Going with the flow: Gene flow from Chinese Spot-billed Ducks into Mallards

Genetic analyses show that Spot-billed Duck and Mallard diverged recently and hybridized in the process.

Telling male and female Mallards (Anas platyrhynchos) apart is not difficult. The male has an obvious fluorescent-green head, while the female is…well…brown (but nonetheless very beautiful). But did you know that most species in the Mallard complex are monochromatic (i.e. males and females have the same color)? Just have a look at the American Black Duck (A. rubripes) or the Hawaiian Duck (A. wyvilliana).

Most waterbird researchers argue that these monochromatic species originated from a dichromatic Mallard-like ancestor (see for example Omland 1997). A recent study in Current Zoology explored the evolutionary history of another monochromatic duck, the Spot-billed Duck (A. zonorhyncha).

mallard couple.jpg

Mallard couples are dichromatic: the brown female and the colorful male (from: http://www.wikipedia.com/).

 

Mixed Signals

Mallards and Spot-billed Ducks are difficult to separate with genetic data. When you construct a family tree for these duck species, you will arrive at clusters that contain both species. In technical terms, they do not form monophyletic groups. This pattern can be the outcome of two processes: recent divergence or hybridization.

Previous work in Russia suggested that hybridization was the main cause for this non-monophyly. Wenjuan Wang and colleagues expanded the sampling to China and reconstructed the evolutionary history of the Spot-billed Duck in more detail.

ducks

Mallards (black squares) and Spot-billed Ducks (white circles) do not form separate groups when you construct their family tree. They are not monophyletic (from: Kulikova et al. 2004 The Auk)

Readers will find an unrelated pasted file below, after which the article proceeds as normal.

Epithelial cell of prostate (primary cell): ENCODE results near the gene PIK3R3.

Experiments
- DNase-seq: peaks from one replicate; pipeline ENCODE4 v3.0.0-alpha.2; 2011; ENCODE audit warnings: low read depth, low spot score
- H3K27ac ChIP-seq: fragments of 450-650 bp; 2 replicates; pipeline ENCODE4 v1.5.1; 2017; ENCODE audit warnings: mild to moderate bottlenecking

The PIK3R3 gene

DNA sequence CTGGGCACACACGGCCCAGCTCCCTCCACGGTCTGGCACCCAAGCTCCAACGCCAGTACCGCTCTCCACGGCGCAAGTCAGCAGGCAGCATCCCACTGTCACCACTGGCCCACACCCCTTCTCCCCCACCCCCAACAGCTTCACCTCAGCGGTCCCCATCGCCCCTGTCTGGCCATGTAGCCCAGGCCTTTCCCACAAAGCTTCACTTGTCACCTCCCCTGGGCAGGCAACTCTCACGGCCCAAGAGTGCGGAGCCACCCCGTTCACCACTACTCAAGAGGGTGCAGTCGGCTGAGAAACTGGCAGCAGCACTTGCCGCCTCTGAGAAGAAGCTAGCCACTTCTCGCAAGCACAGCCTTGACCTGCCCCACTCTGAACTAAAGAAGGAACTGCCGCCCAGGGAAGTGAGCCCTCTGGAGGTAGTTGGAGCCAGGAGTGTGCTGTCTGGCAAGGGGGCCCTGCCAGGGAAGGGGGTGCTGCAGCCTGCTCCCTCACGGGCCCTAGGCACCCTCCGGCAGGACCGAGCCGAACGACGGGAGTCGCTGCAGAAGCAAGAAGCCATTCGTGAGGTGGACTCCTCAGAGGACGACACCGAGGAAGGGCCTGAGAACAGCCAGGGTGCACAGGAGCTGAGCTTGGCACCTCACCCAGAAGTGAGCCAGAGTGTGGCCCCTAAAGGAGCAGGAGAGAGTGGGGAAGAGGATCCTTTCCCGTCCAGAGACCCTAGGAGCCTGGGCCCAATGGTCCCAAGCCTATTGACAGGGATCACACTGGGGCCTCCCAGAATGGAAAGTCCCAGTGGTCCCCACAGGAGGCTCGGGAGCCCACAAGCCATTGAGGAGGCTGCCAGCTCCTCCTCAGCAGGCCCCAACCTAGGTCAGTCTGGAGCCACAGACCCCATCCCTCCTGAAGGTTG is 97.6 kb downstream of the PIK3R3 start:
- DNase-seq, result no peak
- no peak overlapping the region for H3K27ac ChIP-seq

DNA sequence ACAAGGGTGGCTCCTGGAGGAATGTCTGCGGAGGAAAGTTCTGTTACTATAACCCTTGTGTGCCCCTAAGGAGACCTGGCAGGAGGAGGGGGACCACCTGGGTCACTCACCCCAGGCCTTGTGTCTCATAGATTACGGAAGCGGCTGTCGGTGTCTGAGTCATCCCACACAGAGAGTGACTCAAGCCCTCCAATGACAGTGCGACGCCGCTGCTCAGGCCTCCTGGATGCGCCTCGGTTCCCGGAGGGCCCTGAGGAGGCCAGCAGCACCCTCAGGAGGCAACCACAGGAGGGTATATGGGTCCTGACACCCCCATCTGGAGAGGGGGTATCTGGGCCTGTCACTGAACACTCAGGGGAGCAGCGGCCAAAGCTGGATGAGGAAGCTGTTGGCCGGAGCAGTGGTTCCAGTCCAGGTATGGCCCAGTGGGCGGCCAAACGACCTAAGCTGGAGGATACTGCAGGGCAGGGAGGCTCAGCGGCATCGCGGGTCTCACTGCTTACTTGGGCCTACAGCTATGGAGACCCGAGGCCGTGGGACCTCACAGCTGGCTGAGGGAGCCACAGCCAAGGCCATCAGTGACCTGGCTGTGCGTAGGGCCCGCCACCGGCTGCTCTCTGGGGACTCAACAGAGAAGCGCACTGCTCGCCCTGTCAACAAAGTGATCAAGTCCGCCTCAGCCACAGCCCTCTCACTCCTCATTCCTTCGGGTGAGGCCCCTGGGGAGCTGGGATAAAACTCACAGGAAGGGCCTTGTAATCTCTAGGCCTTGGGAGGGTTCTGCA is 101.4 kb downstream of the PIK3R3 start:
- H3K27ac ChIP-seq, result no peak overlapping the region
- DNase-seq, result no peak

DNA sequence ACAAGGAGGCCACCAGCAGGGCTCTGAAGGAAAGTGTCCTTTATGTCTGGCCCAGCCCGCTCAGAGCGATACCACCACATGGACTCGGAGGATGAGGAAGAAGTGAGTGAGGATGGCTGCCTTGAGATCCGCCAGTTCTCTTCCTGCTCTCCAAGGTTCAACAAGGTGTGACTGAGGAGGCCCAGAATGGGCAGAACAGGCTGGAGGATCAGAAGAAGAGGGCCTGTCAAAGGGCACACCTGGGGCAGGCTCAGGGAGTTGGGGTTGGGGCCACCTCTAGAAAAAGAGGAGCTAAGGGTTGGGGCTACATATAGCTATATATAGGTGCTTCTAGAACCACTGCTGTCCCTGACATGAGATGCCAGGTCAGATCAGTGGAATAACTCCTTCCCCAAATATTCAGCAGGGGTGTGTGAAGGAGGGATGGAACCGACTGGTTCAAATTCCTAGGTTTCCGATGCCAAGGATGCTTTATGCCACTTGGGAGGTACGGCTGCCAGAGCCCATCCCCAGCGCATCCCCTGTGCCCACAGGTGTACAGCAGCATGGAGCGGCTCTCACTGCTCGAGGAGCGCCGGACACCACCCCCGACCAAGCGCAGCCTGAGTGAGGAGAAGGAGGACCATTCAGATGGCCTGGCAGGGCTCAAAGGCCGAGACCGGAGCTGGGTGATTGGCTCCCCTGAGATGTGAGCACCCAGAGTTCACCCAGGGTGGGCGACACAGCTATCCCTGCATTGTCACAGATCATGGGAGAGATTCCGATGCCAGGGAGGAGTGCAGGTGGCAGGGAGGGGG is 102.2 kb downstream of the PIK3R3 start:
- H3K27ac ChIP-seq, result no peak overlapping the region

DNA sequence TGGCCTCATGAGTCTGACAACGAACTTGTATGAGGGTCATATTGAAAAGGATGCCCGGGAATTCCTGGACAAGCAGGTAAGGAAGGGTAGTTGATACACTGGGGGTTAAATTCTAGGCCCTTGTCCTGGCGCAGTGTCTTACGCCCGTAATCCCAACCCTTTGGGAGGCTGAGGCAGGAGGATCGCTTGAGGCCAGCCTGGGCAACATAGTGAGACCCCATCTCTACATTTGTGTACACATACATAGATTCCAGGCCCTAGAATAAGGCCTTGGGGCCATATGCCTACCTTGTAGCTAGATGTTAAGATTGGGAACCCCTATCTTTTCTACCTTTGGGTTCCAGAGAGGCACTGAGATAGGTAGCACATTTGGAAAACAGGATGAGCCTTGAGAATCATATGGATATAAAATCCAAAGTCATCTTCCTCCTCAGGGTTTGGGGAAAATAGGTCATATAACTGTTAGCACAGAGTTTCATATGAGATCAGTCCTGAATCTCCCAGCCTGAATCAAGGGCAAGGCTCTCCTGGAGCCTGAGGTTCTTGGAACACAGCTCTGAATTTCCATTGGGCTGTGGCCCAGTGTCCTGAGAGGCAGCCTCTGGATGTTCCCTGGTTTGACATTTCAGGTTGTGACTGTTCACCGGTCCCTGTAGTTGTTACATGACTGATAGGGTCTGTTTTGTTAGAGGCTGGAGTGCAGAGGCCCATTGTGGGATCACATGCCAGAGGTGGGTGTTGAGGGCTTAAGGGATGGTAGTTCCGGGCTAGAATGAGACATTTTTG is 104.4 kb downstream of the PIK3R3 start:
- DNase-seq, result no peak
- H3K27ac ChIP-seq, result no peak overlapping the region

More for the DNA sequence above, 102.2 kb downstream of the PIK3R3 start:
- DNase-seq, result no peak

Too Little Time

The genetic analyses revealed that the non-monophyly between Mallard and Spot-billed Duck can be explained by both recent divergence and hybridization. Both species went their own evolutionary ways about 40,000 years ago. There has been too little time for the genetic variation to sort among the lineages.

In addition, hybridization between both species prevented faster differentiation. Isolation-with-migration analyses of mitochondrial DNA (mtDNA) indicated that gene flow was mainly from Spot-billed Ducks into Mallards. Given that mtDNA is maternally inherited, this suggests that female Spot-billed Ducks mostly mated with male Mallards.

This study nicely shows that ducks are a goldmine for those who want to understand the dynamics of hybridization.

spot-billed duck.jpg

A couple of Spot-billed Ducks (from: https://www.hbw.com)

 

References

Wang, W., Wang, Y., Lei, F., Wang, H. & Chen, J. (2018) Incomplete lineage sorting and introgression in the diversification of Chinese spot-billed ducks and mallards. Current Zoology

This paper has been added to the Anseriformes page.

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